Yesterday's Racing Post Trophy was only the second race of his life, but the way he destroyed a top-class field for this last Group One event of the season made words like 'next year's Derby' more than just inventions on bookmakers' betting slips.
It's one thing for a horse to have the speed and power to move up to his rivals. It's another for him then to want to run all the way to the line. That's what Armiger did yesterday. Six long lengths Ivanka was behind at the line, with the third horse Zind another four lengths away in a finish that was more of a rout from a furlong out.
The situation was hardly one tailor-made for a novice who had never seen a racecourse until 30 September. There was immediately an aggressively fast pace set by the freshly blinkered Noyan, Newton's Law and Wahem. It was the sort of early attack that could put a beginner right out of stride. Not Armiger. Right from the start Pat Eddery had a real horse beneath him.
So fast was the pace that several jockeys were showing the pushing shoulders and lifting elbows of effort even before the turn. Noyan had beaten off his other two leaders as they straightened up, but already it was Armiger who was going best behind him. Eddery's body was still in the upright position of restraint as his chestnut partner came through towards the front accompanied by Steve Cauthen on the filly Ivanka, the only other runner in the 10-strong field who had the legs to make a battle of it.
Fully 500 yards out Armiger was already in front with a long stretch of Yorkshire grass in front of him, and a tough and experienced filly who had taken a top race at Ascot last time beside him. Eddery's body tilted forward just a fraction. Cauthen slapped the whip once hard and back handed across his filly's flank. The signs were there to see. The colt had Ivanka beaten.
Running to the furlong pole he already had two lengths clear advantage, and that alone would have amounted to an impressive performance. But what happened next might prove it to be a mighty one, for up all of those last 200 yards Armiger's flowing, biting stride never faltered. He galloped clean away from Ivanka all the way to the post.
It's something you only see very occasionally. The greatest single example was the peerless Mill Reef, who in every single one of his victories was increasing the distance between himself and the second horse as they ran towards the line. It means above all else that the horse really loves to race.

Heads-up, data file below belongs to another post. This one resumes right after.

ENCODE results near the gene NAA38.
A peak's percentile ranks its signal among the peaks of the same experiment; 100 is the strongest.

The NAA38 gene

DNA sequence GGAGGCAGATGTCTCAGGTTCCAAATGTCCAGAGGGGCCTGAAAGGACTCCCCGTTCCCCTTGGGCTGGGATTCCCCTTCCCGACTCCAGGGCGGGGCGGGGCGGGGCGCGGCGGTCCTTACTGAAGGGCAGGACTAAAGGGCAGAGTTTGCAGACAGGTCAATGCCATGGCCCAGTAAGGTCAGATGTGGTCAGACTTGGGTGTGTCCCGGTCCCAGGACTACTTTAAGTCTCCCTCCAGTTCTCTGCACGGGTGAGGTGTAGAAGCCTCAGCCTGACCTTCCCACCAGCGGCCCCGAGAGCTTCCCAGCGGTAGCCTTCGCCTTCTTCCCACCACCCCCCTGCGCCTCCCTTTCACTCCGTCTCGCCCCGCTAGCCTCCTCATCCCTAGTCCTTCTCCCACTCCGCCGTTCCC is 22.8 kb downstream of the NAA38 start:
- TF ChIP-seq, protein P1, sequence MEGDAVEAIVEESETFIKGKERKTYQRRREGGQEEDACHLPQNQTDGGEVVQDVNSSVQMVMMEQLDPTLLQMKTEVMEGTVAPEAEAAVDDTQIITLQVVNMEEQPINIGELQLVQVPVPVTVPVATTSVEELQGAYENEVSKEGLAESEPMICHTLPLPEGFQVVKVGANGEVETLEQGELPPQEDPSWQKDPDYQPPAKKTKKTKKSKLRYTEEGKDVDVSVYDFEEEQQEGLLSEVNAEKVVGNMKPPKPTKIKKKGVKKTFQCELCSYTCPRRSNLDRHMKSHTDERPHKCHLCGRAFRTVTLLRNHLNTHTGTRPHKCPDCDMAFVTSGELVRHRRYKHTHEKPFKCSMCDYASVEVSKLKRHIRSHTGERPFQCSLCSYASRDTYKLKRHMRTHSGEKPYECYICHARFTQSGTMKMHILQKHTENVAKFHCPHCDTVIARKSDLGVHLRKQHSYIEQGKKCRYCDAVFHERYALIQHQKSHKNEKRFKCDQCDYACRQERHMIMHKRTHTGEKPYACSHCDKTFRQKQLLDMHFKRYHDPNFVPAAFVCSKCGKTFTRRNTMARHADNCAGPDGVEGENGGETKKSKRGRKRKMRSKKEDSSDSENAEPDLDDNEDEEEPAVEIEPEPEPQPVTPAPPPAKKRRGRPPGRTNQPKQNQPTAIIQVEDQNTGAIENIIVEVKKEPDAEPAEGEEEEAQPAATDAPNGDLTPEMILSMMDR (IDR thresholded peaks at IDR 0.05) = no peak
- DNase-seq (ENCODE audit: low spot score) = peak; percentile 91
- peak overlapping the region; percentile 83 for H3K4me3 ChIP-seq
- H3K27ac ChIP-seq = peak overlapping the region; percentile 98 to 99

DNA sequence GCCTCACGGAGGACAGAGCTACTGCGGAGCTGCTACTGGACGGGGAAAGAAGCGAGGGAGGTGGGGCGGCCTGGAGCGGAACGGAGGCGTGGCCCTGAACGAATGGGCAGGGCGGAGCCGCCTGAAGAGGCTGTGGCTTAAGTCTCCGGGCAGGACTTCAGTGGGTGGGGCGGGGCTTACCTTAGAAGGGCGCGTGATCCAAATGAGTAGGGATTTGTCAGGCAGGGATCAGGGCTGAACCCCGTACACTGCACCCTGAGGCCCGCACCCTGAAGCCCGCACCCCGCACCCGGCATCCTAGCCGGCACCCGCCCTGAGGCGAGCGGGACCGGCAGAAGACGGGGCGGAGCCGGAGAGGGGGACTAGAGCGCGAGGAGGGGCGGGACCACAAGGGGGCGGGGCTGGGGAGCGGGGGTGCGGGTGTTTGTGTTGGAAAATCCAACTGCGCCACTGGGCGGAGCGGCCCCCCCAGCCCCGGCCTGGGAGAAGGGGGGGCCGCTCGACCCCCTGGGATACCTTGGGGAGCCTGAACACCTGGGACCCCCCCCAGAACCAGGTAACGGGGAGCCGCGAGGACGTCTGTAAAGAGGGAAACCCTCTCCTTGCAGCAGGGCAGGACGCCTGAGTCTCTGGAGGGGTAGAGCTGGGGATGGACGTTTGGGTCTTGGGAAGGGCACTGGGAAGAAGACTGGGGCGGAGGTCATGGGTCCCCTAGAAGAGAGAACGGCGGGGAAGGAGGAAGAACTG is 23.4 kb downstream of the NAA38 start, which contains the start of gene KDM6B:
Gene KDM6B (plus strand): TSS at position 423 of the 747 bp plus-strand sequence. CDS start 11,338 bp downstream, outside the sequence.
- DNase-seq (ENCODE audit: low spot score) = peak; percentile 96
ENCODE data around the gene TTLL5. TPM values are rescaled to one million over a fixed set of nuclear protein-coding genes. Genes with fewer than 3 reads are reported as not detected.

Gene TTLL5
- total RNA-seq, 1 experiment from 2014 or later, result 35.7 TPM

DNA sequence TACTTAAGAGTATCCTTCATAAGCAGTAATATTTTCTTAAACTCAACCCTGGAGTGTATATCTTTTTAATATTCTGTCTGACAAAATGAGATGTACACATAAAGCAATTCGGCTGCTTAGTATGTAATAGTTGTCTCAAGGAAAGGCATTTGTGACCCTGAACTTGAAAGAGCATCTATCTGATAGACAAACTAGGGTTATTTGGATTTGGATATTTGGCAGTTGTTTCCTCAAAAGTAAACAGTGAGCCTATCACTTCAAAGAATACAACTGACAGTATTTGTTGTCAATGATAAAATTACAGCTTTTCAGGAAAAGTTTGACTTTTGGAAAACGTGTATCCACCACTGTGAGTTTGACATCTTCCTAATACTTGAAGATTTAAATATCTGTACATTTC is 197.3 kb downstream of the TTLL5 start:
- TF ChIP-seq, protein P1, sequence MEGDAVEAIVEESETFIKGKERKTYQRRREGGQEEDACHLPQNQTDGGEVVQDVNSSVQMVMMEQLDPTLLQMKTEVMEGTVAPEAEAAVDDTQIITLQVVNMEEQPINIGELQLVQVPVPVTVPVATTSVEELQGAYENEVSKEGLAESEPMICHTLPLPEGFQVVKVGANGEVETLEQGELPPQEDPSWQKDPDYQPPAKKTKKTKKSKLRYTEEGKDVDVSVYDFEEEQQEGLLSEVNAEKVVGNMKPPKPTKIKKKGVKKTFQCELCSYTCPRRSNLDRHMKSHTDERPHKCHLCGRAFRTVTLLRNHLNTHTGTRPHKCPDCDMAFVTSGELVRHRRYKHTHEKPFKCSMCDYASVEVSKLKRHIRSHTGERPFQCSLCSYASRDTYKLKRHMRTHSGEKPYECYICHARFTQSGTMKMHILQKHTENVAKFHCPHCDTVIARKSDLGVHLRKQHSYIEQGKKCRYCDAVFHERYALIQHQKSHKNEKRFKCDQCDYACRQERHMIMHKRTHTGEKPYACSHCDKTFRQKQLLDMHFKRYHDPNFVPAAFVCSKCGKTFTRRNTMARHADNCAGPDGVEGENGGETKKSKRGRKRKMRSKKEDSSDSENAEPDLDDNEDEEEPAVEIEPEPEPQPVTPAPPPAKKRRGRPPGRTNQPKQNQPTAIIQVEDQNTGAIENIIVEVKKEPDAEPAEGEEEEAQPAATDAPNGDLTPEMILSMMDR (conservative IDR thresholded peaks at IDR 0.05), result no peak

He must be a beauty to own, and for Prince Khalid Abdullah he is the third part of an astonishing triumvirate of top two-year-olds completed by the Grand Criterion winner Tenby and the brilliant Dewhurst victor Zafonic. Any one of these colts would be something to have Classic dreams about all winter. To have three such at this stage is unprecedented in recent times.
Zafonic is the most brilliantly speedy of the three, so much so that Ladbrokes won't offer more than even money for him for next year's 2,000 Guineas, but both Tenby and Armiger are Derby types and have to be the major contenders as we look ahead to Epsom next June.
There's no reason why Armiger should not stay the mile-and-a-half since he is by the Arc de Triomphe winner Rainbow Quest out of a Northern Dancer mare. Like the other two Classic contenders, he was bred by his owner, proof that it's not necessary to scour the yearling markets to find the champions of the future.
What's more you don't necessarily need the white rail paddocks of Kentucky which had become an almost obligatory nursery for the Classic colt. Armiger was bred at his owner's Berkshire stud, and he and Tenby spent their growing days munching the green grass of Kildare at the new Abdullah set-up in Ireland.
Of course it's a long way to next year's Classics and Armiger has one ugly piece of history against him. In four runnings to date no winner of the Racing Post Trophy has ever won a race afterwards. If Armiger fails too, the curse will be bad enough to scare an army.Reuse content